Monday, February 11, 2008
I stood in line at the grocery store checkout Saturday night, my cart modestly filled with the makings of a steak dinner for me and my boys. I had considered taking them out for dinner, but after a ten-hour weekend workday—and due to the fact that I hadn’t showered or curled my hair or put on a speck of makeup—I opted for a nice dinner at home. Made by me, of course. Also, I wanted to have a family meeting to talk to the boys about helping me out a bit more than they have been during this whirlwind work time for me.
The day before, after working fourteen hours, I came home to a sink full of dishes and a coffee table playing host to fast-food wrappers, ketchup-laden salad plates, cups and glasses and bottles of soft drinks, and bags of chips with the last few crumbs waiting to fall on the floor. I was disgusted and irritated, and that was all before I found the two piles of dog poop on the carpet in the living room.
I like a neat house. I keep it cleaner now that I’m doing the work myself (with the supervised help of the boys) than when I hired someone to do it for me. But the time had come for a “Come to Jesus/Momma” talk with my boys as I gently encouraged them to help me out a little more over the next six weeks. I wanted to have the talk while their mouths were munching on well-prepared food that I knew they would like. Hence, the steak dinner.
I stood in line, contemplating my upcoming talk, thinking about the work ahead of me and behind me and lying in the cart, awaiting my attention as soon as I walked in the door at home. I looked around. I saw a wizened old man, graying whiskers accumulated, it appeared, for two or three days in the style bewitching on Hollywood’s leading men but looking like neglect on the old man’s face. He smiled at the clerk as he handed over two twenties and a five for his three bags of groceries. He struggled slightly, lifting the milk and orange juice into his cart, with the bread, eggs, and apples following in turn. Although his gait was ungainly and his grip on the handles of the cart absolute, his joy at just being there, still alive, although most likely alone, was visible and tangible and beautiful.
I smiled to myself.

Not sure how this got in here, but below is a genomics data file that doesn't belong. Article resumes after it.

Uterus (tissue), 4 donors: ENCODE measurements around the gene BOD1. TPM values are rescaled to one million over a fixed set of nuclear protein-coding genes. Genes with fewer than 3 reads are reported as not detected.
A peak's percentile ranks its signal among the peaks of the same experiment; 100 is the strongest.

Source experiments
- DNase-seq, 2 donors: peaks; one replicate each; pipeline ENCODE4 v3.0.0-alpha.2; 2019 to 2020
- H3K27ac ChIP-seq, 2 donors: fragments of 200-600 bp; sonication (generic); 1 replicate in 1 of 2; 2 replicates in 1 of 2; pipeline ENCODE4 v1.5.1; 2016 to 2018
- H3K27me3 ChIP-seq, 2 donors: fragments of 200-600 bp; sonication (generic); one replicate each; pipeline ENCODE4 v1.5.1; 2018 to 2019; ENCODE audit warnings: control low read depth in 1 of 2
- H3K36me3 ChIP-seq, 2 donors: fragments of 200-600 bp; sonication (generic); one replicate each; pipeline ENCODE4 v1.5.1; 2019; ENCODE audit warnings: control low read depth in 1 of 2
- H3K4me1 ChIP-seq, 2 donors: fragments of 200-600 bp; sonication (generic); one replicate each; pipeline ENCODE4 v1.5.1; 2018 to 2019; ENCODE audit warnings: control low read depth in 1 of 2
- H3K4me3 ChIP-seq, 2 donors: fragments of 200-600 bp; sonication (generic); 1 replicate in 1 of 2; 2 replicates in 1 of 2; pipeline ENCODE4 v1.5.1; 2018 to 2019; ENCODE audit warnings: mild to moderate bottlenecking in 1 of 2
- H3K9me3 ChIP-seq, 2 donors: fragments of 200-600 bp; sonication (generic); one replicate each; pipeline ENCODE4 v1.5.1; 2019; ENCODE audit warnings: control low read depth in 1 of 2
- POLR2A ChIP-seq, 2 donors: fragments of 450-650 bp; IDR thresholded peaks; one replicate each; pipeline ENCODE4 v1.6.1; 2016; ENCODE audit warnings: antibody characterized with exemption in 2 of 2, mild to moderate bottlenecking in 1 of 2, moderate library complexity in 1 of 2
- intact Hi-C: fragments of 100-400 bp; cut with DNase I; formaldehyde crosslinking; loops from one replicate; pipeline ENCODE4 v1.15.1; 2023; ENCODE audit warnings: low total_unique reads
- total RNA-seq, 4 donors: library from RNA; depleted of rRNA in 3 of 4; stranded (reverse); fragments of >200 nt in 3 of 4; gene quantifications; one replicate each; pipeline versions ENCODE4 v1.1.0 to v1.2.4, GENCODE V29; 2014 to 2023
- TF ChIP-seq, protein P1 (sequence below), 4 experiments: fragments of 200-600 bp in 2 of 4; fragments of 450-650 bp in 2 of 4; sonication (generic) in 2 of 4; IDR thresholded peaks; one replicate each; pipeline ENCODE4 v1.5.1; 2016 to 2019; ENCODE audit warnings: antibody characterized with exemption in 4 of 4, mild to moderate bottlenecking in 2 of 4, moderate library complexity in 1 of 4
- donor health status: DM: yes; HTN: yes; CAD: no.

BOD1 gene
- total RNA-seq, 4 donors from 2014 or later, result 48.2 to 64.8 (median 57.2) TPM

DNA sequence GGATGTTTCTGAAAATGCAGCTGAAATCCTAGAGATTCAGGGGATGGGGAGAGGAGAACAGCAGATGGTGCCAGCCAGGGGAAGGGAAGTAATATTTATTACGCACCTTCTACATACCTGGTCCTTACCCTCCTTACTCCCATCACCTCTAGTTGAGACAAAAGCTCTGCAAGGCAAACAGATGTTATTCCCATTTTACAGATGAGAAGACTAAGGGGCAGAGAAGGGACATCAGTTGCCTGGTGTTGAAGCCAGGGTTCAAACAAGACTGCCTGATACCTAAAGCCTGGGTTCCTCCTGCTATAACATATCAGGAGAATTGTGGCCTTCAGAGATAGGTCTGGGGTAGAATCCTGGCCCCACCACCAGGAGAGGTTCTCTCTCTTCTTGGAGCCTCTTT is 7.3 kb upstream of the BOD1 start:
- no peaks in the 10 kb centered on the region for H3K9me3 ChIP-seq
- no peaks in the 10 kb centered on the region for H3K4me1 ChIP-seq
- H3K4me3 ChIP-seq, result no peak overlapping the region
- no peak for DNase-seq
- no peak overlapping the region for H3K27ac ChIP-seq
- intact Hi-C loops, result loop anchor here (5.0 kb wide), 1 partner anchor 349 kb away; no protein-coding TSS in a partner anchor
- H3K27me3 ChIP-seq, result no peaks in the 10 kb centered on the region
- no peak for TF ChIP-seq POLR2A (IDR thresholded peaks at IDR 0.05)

I made him my valentine.
I sent him love energy for as long as there was life left in him. I hoped for him, for me, for all of humanity, continuity of joy so obviously a part of his soul.
In the next moment, he was gone, and the scanner started beeping with the groceries of the person between my cart and his. My gaze shifted to the father and son ahead of me. Mom was busy rummaging through her purse to find her wallet. Dad was holding his four-year-old boy, explaining why he couldn’t get the magic markers displayed in the checkout aisle, nor could he have the deck of cards resting to the right of the markers. He was gentle and kind to the little boy, but unrelenting in his refusal. The little boy considered a tantrum. I recognized it in his face puckering in protest. Dad sensed it, as well, and chose that moment to raspberry the little boy’s neck, distracting him from the moment and sending him squealing in delight at the teasing antics of his father. Mom glanced up from her task and smiled a tired smile of appreciation.
I noticed their faded clothes, the generic groceries, the haunted look of the struggling working class.
I made them my valentines too.
I sent the little boy wisdom and love and generosity, because although he wasn’t getting magic markers and playing cards, what his daddy gave him instead was so much more important. And his daddy—oh, how grateful I was to see a good daddy at work right in front of me. No harsh words, no smacked hands, no insults, just love and consistency and distraction. I loved the mom, too, at that moment. I wished for her a spark of passion at the end of the day, a bubble bath now and then, and a really good romance novel and a warm cup of tea on a Sunday afternoon. I hoped that their partnership, obvious even to me, would last as long as the two of them were alive.
I watched them leave as the checkout girl snapped her gum in rhythm with the scanner, and my steak dinner for my boys slid into the waiting hands of the stock boy bagging them in handled plastic. The dad still held his boy, the mom pushed the cart, and the boy paused in his chattered repertoire to rest his head on his daddy’s shoulder for a moment before popping back up to clamor for a gumball.
I loved the whole world in that moment.
I hope I can hold onto this until Thursday.